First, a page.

The use of repair as an alternative to the replacement of products is a growing trend in many industries, especially those employing expensive assets. Repair shop environments are characterized by a greater degree of uncertainty than traditional job or assembly shop environments, and this introduces unique managerial complications. In this study, scheduling policies are examined in the repair shop environment where no end-item spares are available or where the spares stocking decision is deferred until the minimum obtainable flowtimes for end-items are established. Previous studies of scheduling policies have focused on the case where spares are allowed and have not considered all of the sources of variation in the repair environment. The model developed in this study incorporates these sources of uncertainty, as well as other factors likely to influence repair shop performance. The results show that the variability in repair shops is sufficiently higher than in traditional job or assembly shops to warrant different scheduling policies than those previously reported. The choice of scheduling policy to provide minimum flowtimes and RMS tardiness is operating-environment specific, and clear guidelines are presented for the manager in a repair shop environment.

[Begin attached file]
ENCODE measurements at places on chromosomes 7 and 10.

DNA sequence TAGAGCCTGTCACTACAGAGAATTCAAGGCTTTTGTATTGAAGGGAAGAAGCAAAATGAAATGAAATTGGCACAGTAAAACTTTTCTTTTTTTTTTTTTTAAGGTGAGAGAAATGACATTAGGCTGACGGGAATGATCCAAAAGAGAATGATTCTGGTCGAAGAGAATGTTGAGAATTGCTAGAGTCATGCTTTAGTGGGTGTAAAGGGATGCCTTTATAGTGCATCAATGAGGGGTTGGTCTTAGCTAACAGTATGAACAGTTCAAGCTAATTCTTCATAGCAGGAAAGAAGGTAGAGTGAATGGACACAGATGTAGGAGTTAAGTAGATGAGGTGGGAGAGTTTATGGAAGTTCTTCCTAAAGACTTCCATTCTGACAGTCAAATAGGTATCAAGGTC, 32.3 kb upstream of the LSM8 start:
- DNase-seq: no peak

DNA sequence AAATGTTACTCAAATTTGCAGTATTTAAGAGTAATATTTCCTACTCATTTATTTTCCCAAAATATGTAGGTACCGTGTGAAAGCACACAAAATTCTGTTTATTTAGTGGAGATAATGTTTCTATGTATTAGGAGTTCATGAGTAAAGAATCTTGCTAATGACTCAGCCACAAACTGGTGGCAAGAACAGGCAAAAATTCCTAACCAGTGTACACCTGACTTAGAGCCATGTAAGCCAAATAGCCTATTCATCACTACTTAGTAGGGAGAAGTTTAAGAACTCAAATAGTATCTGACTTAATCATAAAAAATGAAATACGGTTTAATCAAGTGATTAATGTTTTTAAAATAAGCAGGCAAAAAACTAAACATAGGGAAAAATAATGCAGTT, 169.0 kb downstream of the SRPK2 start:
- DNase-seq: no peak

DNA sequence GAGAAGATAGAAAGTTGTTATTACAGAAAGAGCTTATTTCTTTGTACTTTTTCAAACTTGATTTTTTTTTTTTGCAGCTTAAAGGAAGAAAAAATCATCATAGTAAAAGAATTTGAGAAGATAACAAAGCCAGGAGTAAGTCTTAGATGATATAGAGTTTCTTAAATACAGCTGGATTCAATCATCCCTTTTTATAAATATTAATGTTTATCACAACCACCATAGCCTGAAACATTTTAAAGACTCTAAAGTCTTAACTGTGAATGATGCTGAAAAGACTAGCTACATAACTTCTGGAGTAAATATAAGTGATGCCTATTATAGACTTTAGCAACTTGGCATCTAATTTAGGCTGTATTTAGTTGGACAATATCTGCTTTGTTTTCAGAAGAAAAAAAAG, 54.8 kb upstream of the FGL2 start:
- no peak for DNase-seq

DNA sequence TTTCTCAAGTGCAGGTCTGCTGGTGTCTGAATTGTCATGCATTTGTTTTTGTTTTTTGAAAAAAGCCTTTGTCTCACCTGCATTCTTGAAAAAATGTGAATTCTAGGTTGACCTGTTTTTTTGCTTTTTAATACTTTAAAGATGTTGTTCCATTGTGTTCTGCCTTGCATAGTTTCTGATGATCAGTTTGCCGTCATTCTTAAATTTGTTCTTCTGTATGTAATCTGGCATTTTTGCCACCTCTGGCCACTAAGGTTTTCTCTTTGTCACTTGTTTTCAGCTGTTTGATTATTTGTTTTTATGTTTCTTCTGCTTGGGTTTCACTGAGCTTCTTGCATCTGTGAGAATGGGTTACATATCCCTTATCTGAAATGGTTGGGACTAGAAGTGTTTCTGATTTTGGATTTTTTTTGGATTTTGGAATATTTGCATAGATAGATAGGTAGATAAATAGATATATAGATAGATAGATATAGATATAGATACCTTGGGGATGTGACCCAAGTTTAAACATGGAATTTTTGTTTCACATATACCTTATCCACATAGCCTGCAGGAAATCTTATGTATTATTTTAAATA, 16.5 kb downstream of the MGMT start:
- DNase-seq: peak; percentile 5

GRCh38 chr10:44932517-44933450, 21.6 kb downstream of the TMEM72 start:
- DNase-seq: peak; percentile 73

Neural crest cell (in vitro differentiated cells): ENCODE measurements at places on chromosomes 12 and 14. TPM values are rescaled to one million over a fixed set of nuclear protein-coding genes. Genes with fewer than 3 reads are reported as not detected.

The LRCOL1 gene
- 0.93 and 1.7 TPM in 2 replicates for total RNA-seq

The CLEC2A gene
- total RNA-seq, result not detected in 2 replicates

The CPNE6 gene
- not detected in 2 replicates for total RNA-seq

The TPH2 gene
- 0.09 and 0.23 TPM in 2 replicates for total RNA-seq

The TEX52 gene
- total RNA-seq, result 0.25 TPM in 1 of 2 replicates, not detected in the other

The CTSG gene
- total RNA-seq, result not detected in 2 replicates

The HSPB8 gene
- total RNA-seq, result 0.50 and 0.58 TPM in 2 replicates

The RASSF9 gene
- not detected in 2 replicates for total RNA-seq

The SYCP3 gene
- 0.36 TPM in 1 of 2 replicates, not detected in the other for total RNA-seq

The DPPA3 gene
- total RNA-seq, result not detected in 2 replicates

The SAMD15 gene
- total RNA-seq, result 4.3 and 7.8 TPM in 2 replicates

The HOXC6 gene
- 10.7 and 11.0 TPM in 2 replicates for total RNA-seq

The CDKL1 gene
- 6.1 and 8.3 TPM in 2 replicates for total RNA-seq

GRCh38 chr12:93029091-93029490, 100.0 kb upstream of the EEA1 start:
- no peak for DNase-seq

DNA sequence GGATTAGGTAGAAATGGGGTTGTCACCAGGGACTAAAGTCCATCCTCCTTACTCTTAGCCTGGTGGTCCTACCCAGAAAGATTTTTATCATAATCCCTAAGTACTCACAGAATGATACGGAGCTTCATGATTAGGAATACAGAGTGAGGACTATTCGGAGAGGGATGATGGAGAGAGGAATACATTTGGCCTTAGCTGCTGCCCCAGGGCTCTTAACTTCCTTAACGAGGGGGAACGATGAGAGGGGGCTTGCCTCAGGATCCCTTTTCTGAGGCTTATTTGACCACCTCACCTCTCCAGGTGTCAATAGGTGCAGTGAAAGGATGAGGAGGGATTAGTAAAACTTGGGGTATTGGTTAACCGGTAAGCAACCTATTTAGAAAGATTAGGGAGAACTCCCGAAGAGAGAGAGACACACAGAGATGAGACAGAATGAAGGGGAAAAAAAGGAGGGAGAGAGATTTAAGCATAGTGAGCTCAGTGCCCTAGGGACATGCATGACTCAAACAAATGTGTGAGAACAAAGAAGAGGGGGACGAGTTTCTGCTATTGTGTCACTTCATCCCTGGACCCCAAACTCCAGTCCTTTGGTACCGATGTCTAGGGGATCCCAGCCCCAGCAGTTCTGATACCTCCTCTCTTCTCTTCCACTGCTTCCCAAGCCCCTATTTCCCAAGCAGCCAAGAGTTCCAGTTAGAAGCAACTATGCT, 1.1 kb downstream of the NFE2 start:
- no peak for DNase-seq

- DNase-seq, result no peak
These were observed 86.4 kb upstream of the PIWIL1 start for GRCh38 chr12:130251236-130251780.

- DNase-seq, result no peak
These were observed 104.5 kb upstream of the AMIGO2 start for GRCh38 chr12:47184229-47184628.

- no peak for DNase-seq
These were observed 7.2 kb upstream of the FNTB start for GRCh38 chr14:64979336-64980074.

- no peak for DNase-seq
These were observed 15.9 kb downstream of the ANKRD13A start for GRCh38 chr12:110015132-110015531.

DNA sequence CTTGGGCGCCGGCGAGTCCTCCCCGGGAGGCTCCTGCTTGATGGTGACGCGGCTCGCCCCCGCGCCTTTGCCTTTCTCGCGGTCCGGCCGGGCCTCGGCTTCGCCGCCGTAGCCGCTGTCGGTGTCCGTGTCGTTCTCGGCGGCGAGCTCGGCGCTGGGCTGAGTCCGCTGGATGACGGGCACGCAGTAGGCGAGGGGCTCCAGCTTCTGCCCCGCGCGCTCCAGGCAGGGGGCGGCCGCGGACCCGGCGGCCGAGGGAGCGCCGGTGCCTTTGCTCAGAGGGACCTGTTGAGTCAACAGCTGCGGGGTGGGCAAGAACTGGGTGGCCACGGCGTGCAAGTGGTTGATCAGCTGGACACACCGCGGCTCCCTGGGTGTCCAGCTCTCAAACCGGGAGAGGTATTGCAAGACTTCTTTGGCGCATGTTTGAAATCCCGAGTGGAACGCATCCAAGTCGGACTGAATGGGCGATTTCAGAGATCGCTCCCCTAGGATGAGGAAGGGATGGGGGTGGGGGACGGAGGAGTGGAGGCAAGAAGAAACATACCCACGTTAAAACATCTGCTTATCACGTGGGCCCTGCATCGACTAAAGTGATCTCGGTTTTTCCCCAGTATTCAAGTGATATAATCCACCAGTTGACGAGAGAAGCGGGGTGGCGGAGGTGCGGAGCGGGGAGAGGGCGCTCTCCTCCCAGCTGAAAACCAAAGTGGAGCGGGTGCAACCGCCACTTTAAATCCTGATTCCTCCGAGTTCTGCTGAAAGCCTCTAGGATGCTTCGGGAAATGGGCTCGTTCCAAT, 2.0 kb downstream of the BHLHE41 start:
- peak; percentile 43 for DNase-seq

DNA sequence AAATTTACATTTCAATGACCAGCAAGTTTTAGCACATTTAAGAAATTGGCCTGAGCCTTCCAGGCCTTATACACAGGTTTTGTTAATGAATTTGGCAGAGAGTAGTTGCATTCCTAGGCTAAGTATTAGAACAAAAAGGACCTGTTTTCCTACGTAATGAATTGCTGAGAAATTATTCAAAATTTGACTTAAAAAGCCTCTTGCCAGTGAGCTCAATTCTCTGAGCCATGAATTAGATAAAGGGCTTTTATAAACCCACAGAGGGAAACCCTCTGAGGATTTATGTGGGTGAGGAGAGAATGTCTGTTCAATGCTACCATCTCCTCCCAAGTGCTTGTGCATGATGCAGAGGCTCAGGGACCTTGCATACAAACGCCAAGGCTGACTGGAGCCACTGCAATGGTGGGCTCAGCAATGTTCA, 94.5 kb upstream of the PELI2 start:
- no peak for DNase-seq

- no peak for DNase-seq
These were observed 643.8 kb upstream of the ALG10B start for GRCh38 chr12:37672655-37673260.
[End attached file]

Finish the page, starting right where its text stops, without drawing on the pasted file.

All Science Journal Classification (ASJC) codes
- Strategy and Management
- Management Science and Operations Research
- Industrial and Manufacturing Engineering